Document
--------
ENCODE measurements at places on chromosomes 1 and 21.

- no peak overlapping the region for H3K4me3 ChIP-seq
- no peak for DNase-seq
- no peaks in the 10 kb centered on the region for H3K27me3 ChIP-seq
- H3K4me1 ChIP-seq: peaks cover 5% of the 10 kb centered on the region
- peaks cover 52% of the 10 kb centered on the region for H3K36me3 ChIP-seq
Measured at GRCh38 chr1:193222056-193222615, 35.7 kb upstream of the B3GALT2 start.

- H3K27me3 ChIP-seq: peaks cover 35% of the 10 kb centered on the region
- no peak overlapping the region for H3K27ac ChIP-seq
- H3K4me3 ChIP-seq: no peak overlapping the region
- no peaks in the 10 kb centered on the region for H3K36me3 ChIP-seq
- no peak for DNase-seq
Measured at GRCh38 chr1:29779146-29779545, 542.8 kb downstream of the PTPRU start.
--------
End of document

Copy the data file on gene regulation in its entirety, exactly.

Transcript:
ENCODE measurements at places on chromosomes 1 and 21.

- no peak overlapping the region for H3K4me3 ChIP-seq
- no peak for DNase-seq
- no peaks in the 10 kb centered on the region for H3K27me3 ChIP-seq
- H3K4me1 ChIP-seq: peaks cover 5% of the 10 kb centered on the region
- peaks cover 52% of the 10 kb centered on the region for H3K36me3 ChIP-seq
Measured at GRCh38 chr1:193222056-193222615, 35.7 kb upstream of the B3GALT2 start.

- H3K27me3 ChIP-seq: peaks cover 35% of the 10 kb centered on the region
- no peak overlapping the region for H3K27ac ChIP-seq
- H3K4me3 ChIP-seq: no peak overlapping the region
- no peaks in the 10 kb centered on the region for H3K36me3 ChIP-seq
- no peak for DNase-seq
Measured at GRCh38 chr1:29779146-29779545, 542.8 kb downstream of the PTPRU start.